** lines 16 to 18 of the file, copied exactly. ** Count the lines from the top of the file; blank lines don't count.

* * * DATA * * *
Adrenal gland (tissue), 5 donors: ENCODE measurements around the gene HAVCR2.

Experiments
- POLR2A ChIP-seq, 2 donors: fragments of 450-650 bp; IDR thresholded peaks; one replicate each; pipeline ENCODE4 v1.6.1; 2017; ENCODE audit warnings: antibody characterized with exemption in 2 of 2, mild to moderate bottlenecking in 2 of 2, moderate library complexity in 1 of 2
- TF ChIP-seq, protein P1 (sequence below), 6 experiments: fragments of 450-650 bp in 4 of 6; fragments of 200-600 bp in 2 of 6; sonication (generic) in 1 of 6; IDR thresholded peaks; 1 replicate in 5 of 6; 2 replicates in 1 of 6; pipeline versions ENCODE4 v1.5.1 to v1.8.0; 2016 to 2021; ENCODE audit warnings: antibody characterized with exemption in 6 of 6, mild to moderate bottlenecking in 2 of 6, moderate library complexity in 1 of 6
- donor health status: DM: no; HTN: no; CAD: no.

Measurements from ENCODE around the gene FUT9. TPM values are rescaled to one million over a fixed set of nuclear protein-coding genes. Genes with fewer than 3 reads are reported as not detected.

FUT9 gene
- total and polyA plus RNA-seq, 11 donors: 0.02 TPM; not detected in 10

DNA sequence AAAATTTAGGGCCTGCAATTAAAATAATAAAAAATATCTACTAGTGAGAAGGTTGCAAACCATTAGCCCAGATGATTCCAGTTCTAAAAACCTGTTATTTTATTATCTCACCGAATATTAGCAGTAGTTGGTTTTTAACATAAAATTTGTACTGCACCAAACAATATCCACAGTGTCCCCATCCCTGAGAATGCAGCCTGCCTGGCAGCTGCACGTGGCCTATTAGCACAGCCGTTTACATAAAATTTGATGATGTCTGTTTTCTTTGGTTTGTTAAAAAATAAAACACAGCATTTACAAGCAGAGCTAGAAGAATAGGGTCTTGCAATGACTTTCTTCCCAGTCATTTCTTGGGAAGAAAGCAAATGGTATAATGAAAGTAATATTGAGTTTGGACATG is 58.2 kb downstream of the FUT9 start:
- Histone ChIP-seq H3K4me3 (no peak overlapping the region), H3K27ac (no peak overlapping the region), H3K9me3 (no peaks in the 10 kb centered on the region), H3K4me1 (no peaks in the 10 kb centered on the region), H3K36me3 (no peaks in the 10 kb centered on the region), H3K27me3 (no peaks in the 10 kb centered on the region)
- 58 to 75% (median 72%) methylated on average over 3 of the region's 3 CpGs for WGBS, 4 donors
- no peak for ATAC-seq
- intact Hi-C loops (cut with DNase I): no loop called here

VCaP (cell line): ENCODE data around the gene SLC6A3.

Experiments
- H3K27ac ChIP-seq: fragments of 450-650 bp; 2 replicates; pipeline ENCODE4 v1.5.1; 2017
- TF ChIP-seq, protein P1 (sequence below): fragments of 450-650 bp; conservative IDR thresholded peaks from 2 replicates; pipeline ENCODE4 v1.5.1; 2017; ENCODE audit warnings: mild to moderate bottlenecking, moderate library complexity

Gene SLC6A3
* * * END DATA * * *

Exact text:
- H3K27ac ChIP-seq: fragments of 450-650 bp; 2 replicates; pipeline ENCODE4 v1.5.1; 2017
- TF ChIP-seq, protein P1 (sequence below): fragments of 450-650 bp; conservative IDR thresholded peaks from 2 replicates; pipeline ENCODE4 v1.5.1; 2017; ENCODE audit warnings: mild to moderate bottlenecking, moderate library complexity

Gene SLC6A3